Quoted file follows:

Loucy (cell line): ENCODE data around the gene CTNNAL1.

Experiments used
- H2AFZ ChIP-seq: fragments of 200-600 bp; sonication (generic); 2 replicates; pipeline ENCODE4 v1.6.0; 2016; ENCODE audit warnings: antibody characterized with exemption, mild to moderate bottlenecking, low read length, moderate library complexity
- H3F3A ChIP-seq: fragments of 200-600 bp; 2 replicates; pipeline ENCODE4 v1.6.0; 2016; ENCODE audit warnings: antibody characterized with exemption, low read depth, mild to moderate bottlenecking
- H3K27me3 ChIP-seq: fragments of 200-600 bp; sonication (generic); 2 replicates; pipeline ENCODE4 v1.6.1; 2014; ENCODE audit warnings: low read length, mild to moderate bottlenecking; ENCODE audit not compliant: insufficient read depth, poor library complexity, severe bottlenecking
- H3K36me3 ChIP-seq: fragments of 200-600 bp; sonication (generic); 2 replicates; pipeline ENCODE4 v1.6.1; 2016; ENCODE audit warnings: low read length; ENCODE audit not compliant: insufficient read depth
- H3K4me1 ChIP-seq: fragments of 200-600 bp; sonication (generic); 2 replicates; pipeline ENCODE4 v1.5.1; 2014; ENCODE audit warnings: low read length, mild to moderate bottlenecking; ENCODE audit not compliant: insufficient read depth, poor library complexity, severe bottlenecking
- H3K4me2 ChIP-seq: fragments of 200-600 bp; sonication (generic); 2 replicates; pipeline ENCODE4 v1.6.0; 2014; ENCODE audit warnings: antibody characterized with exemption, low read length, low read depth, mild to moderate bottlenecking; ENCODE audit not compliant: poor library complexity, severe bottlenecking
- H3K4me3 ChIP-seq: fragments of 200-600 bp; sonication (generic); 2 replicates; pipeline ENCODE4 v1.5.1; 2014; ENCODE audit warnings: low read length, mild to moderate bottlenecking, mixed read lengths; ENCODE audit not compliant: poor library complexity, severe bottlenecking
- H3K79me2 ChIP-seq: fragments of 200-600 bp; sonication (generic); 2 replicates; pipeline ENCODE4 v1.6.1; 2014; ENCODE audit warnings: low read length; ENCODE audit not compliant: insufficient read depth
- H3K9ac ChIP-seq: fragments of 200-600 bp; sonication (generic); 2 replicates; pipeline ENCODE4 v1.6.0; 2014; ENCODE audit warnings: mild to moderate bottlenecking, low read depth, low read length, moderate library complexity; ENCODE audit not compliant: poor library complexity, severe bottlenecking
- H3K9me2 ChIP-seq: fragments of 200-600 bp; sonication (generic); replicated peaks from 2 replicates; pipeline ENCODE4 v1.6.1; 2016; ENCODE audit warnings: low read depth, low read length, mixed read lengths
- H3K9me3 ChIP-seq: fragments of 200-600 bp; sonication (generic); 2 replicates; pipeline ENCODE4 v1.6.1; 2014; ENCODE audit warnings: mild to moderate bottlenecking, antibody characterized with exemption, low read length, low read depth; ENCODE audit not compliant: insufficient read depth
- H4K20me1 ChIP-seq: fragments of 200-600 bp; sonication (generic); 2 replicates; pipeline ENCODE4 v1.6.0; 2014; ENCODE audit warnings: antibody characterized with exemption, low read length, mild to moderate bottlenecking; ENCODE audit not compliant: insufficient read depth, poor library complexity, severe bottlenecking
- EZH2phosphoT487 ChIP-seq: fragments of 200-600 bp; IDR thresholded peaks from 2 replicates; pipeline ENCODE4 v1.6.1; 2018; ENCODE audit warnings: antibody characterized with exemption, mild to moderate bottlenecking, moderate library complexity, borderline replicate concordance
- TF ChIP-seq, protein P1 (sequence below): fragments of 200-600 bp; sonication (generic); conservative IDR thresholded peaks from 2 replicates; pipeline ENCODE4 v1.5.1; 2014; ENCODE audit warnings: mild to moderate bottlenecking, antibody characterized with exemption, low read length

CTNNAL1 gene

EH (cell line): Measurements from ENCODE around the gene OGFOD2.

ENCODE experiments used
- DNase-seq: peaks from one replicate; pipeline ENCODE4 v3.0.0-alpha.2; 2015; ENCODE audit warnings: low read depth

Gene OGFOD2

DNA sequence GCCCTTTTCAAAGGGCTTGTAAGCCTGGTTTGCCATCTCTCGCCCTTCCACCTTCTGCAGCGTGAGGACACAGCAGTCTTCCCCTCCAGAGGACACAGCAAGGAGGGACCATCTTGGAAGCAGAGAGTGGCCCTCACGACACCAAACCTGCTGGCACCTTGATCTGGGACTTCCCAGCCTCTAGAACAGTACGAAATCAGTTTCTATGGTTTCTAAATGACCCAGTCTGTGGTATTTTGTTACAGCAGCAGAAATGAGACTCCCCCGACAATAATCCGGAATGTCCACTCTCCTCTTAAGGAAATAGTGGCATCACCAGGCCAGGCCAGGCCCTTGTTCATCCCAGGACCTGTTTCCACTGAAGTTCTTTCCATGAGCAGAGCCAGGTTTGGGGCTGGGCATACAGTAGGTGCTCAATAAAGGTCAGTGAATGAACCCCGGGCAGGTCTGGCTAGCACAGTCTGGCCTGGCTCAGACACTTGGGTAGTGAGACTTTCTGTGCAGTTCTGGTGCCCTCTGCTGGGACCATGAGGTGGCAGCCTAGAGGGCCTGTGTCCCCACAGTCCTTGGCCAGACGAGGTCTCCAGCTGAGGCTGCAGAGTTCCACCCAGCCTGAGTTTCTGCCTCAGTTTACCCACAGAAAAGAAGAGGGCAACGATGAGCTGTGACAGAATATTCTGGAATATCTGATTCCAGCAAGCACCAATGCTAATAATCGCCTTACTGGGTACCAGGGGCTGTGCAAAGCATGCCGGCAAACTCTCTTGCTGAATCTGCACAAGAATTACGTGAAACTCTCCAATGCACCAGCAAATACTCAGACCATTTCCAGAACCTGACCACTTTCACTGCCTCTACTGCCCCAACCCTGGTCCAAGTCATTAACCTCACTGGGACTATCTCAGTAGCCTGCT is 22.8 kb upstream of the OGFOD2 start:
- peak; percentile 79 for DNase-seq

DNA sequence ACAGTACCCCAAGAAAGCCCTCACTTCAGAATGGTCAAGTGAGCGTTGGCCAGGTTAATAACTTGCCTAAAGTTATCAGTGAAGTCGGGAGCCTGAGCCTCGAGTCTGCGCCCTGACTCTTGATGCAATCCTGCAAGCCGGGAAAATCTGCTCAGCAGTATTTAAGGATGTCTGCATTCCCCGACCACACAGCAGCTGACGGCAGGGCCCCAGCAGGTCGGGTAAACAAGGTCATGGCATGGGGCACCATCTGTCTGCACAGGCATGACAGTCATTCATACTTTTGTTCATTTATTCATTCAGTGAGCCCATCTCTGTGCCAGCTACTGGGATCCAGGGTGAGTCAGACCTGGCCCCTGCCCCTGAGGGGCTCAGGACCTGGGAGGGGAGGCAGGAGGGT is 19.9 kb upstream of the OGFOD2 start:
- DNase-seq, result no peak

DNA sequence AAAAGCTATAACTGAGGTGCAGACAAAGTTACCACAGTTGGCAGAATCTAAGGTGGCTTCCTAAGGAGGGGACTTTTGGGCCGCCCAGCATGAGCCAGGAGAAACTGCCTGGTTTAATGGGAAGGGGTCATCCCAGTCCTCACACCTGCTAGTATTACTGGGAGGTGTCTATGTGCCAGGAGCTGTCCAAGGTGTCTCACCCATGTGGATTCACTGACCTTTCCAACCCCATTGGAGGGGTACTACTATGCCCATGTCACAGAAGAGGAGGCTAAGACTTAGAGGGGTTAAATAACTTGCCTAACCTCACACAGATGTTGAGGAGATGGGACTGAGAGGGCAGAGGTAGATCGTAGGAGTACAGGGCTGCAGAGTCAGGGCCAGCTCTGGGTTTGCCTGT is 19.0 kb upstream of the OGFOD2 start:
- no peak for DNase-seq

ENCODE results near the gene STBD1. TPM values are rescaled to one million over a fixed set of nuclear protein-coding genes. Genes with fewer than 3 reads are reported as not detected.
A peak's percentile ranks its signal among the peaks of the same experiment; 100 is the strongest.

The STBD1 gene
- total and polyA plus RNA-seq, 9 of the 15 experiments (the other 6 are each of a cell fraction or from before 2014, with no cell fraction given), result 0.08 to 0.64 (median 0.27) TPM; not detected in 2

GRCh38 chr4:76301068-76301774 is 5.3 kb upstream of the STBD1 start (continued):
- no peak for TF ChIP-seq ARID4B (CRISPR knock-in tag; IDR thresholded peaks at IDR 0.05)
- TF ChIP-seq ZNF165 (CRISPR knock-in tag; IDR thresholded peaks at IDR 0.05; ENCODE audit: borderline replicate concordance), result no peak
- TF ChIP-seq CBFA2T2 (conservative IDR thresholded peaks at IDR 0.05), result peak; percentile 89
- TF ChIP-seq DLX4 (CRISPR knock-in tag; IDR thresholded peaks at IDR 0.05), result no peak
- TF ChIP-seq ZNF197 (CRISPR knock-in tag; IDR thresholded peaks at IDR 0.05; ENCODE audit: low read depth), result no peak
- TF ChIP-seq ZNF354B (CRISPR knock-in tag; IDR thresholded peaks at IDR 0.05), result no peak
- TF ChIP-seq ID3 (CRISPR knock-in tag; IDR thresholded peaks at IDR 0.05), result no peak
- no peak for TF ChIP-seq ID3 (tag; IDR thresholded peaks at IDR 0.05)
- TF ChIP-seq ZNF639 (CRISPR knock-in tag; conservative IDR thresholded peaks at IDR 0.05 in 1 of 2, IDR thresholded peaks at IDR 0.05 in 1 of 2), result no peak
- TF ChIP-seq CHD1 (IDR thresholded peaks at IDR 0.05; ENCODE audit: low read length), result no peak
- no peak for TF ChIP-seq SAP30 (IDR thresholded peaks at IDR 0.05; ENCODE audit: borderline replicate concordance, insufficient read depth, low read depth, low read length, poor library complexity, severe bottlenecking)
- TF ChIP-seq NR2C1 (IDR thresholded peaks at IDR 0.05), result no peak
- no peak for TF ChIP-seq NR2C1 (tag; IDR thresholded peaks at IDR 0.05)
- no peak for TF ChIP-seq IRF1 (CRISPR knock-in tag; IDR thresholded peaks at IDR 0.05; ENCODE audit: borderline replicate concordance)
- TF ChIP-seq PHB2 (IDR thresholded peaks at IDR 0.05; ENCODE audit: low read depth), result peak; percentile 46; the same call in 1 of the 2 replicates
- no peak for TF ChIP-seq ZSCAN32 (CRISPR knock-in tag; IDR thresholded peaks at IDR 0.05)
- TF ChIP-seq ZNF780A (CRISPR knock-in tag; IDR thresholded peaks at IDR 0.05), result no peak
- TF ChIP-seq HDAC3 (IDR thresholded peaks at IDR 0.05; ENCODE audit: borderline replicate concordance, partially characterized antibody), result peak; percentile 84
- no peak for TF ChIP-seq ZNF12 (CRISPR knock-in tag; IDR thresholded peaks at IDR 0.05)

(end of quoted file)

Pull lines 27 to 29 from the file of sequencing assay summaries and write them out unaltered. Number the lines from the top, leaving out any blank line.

- no peak for DNase-seq

ENCODE results near the gene STBD1. TPM values are rescaled to one million over a fixed set of nuclear protein-coding genes. Genes with fewer than 3 reads are reported as not detected.
A peak's percentile ranks its signal among the peaks of the same experiment; 100 is the strongest.